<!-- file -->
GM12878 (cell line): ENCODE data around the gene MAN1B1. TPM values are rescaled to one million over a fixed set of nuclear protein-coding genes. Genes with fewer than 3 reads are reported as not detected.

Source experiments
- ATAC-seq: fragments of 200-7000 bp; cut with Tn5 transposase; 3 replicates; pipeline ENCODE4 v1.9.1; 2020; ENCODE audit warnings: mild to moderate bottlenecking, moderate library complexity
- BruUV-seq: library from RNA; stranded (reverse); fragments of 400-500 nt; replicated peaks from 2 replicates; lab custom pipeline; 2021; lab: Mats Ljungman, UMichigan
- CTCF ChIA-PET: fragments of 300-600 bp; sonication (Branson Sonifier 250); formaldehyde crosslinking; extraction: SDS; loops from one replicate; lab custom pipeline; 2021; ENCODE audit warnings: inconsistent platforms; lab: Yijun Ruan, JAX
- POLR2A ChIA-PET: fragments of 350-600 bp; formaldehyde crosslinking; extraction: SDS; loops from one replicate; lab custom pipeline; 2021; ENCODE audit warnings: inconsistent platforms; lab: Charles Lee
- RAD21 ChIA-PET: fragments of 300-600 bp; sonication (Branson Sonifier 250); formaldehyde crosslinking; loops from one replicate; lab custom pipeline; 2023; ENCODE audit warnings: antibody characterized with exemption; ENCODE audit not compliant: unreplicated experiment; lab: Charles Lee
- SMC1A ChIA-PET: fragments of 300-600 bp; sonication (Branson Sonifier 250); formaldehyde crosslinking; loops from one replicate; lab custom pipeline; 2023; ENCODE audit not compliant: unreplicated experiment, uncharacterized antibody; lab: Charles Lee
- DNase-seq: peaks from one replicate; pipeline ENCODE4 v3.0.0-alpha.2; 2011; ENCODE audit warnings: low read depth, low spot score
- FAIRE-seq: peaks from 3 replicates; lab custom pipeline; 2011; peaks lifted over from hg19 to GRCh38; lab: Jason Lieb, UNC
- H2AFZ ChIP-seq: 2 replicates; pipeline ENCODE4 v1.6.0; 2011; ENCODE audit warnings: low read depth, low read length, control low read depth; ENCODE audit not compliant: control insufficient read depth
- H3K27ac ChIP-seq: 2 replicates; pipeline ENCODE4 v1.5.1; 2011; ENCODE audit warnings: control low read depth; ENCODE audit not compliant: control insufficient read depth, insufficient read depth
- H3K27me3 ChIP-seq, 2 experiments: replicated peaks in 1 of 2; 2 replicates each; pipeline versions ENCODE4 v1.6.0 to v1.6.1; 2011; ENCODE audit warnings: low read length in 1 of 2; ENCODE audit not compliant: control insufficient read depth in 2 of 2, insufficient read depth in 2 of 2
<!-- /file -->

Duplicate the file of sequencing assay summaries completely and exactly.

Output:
GM12878 (cell line): ENCODE data around the gene MAN1B1. TPM values are rescaled to one million over a fixed set of nuclear protein-coding genes. Genes with fewer than 3 reads are reported as not detected.

Source experiments
- ATAC-seq: fragments of 200-7000 bp; cut with Tn5 transposase; 3 replicates; pipeline ENCODE4 v1.9.1; 2020; ENCODE audit warnings: mild to moderate bottlenecking, moderate library complexity
- BruUV-seq: library from RNA; stranded (reverse); fragments of 400-500 nt; replicated peaks from 2 replicates; lab custom pipeline; 2021; lab: Mats Ljungman, UMichigan
- CTCF ChIA-PET: fragments of 300-600 bp; sonication (Branson Sonifier 250); formaldehyde crosslinking; extraction: SDS; loops from one replicate; lab custom pipeline; 2021; ENCODE audit warnings: inconsistent platforms; lab: Yijun Ruan, JAX
- POLR2A ChIA-PET: fragments of 350-600 bp; formaldehyde crosslinking; extraction: SDS; loops from one replicate; lab custom pipeline; 2021; ENCODE audit warnings: inconsistent platforms; lab: Charles Lee
- RAD21 ChIA-PET: fragments of 300-600 bp; sonication (Branson Sonifier 250); formaldehyde crosslinking; loops from one replicate; lab custom pipeline; 2023; ENCODE audit warnings: antibody characterized with exemption; ENCODE audit not compliant: unreplicated experiment; lab: Charles Lee
- SMC1A ChIA-PET: fragments of 300-600 bp; sonication (Branson Sonifier 250); formaldehyde crosslinking; loops from one replicate; lab custom pipeline; 2023; ENCODE audit not compliant: unreplicated experiment, uncharacterized antibody; lab: Charles Lee
- DNase-seq: peaks from one replicate; pipeline ENCODE4 v3.0.0-alpha.2; 2011; ENCODE audit warnings: low read depth, low spot score
- FAIRE-seq: peaks from 3 replicates; lab custom pipeline; 2011; peaks lifted over from hg19 to GRCh38; lab: Jason Lieb, UNC
- H2AFZ ChIP-seq: 2 replicates; pipeline ENCODE4 v1.6.0; 2011; ENCODE audit warnings: low read depth, low read length, control low read depth; ENCODE audit not compliant: control insufficient read depth
- H3K27ac ChIP-seq: 2 replicates; pipeline ENCODE4 v1.5.1; 2011; ENCODE audit warnings: control low read depth; ENCODE audit not compliant: control insufficient read depth, insufficient read depth
- H3K27me3 ChIP-seq, 2 experiments: replicated peaks in 1 of 2; 2 replicates each; pipeline versions ENCODE4 v1.6.0 to v1.6.1; 2011; ENCODE audit warnings: low read length in 1 of 2; ENCODE audit not compliant: control insufficient read depth in 2 of 2, insufficient read depth in 2 of 2